Caudron Types M and N

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Caudron Types M and N
Caudron N.png
Caudron Type N
Role Racing aircraft
National origin France
Manufacturer Caudron
First flight late 1911
Number built at least 4

The Caudron Types M and N were small, fast French sports monoplanes, flown 1911–13 under a wide range of engine powers. There was also a military version.

Design and development[edit]

Although almost all the aircraft designed by the Caudron brothers in the twenty years from their first attempts in 1908 were biplanes, they did in 1911-2 produce three monoplane types. These were the single seat racing Types M and N and the related but somewhat larger Type M2 military version.[1] The Types M and N were very similar and, though the designations were reported together with some details in contemporary accounts, for example in l'Aérophile in 1912,[2] it has proved difficult for modern historians to distinguish them.[1] They shared the same fuselage and both used a variety of engines but a comparison of data from different contemporary sources suggests that the Type M had a larger wing than the Type N. Though there is some scatter, the span of the Type M was close to 8.7 m (28 ft 7 in) and of the Type N to 8.0 m (26 ft 3 in). In contrast, wing area varied within types.[1]

Around this time, various French manufacturers like Voisin and Farman were hoping to improve the stability of aircraft against gusts by using wings that were partly flexible like those of birds[2] and the Caudron Types M and N also included this feature. Each wing had two steel tube, wood filled spars, one at the leading edge and the other 500 mm (19.7 in)[2] aft, a little behind one third chord, with ash ribs and wire bracing. The number of ribs varied between 10, 11 and 12 and they were conventionally rigid between the spars. Behind the rear spar the upper part of each rib was also rigid, ending at about 70% chord; the lower part was completed by a thin, flexible extension strip for about 60% of the chord. The wing was then fabric covered, though the flexible portion was only covered on the upper side.[1][3] The wings were supported from above by landing wires from a four-legged pylon above the fuselage and by lifting wires from another below, shorter on the Type N than on the Type M. On the latter the tip of the lower pylon was braced by a horizontal, longitudinal strut to the centre of the undercarriage frame. Lateral control was by wing warping.[1]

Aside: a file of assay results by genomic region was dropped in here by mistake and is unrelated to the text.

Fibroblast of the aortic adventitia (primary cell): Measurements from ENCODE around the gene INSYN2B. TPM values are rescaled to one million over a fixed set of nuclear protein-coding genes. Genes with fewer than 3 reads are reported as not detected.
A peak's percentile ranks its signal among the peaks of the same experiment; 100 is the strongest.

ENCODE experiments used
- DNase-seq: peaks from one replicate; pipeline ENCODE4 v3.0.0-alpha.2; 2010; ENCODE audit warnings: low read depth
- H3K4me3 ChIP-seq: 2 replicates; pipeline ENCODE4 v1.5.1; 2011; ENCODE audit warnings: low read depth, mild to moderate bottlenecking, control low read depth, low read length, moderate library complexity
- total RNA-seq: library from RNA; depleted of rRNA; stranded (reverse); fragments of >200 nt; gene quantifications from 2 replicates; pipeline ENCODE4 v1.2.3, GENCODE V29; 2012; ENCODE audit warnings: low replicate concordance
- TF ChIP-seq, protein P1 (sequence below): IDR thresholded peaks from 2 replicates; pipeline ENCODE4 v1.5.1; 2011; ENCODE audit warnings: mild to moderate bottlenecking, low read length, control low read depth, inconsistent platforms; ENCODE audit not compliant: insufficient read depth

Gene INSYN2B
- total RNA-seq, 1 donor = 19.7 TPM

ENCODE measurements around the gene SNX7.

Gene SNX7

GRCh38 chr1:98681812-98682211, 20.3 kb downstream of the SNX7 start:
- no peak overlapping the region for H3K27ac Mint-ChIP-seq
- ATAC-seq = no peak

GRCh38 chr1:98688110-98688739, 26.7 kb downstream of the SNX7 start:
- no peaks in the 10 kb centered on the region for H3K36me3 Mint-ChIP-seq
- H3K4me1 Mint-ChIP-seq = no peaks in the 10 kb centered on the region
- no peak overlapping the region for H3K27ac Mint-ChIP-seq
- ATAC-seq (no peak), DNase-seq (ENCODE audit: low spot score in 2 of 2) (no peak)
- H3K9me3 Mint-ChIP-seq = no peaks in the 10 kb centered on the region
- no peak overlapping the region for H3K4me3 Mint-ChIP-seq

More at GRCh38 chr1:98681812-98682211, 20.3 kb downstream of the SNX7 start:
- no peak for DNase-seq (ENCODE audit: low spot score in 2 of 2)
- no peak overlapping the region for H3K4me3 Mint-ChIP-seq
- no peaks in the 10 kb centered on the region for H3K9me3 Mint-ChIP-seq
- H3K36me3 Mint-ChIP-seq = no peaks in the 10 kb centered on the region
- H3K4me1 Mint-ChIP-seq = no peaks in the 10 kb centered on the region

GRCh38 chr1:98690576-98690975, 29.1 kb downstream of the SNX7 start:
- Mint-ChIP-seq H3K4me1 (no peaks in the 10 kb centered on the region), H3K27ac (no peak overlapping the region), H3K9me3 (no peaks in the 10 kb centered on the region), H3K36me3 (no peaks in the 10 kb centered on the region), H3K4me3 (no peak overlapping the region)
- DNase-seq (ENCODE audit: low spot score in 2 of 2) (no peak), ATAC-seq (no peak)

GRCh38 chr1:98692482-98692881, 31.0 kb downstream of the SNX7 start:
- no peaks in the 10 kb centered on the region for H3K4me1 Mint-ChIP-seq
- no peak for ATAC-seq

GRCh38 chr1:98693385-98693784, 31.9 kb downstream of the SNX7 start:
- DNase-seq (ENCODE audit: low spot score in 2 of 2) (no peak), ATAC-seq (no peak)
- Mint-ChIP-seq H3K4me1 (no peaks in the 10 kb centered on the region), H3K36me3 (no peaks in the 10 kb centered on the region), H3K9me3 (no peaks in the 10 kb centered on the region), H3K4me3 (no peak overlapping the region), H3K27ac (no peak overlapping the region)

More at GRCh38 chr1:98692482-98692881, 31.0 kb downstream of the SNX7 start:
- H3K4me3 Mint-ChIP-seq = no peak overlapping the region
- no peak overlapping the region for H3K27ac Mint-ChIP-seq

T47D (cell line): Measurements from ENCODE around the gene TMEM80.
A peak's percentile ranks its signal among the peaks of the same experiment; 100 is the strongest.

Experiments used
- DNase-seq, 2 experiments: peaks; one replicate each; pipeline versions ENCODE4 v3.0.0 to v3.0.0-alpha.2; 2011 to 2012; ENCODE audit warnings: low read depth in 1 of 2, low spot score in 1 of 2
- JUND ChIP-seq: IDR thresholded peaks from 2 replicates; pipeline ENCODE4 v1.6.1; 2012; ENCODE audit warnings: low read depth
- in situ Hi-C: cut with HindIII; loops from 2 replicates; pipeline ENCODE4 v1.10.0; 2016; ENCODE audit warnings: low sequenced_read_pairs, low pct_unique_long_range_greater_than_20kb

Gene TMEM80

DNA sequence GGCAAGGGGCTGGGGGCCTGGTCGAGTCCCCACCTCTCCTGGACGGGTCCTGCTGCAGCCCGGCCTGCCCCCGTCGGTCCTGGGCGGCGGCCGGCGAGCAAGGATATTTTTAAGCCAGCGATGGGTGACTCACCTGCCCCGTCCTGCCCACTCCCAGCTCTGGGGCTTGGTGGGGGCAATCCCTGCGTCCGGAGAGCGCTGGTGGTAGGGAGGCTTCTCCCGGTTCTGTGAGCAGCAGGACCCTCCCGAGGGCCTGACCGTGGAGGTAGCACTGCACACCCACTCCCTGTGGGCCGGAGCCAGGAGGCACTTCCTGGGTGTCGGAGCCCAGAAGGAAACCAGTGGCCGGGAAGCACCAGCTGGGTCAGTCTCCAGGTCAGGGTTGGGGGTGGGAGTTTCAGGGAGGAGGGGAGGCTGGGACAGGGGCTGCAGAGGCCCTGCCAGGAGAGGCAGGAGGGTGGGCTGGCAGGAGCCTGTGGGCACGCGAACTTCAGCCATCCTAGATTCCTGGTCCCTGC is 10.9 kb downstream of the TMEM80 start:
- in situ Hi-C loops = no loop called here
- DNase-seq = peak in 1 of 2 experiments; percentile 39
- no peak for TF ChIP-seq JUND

The structural fuselage of the Types M and N was a rectangular section, ash framed lattice girder with wire cross bracing. Poplar formers and stringers produced a more rounded, fabric covered section. The pilot sat well down in an open cockpit over the wing and behind the upper pylon.[3] A wide range of engines were fitted, including the 35 hp (26 kW) Anzani three cylinder inverted Y radial engine, the 45 hp (34 kW) Anzani 6-cylinder two row radial and the 50 hp (37 kW) Gnome. The last, a rotary engine, was usually covered over the upper part to screen the pilot from oil spray; the Anzanis were mounted uncowled. They all drove large, rather broad chord propellers. The very broad chord, low aspect ratio tailplane was constructed like the wing with a flexible rear surface acting both to improve stability and, by warping, act like conventional elevators, its trailing edge extending well beyond the end of the fuselage. A small, near rectangular, one piece, rigid fin was pivoted near its leading edge from the extreme tail.[1]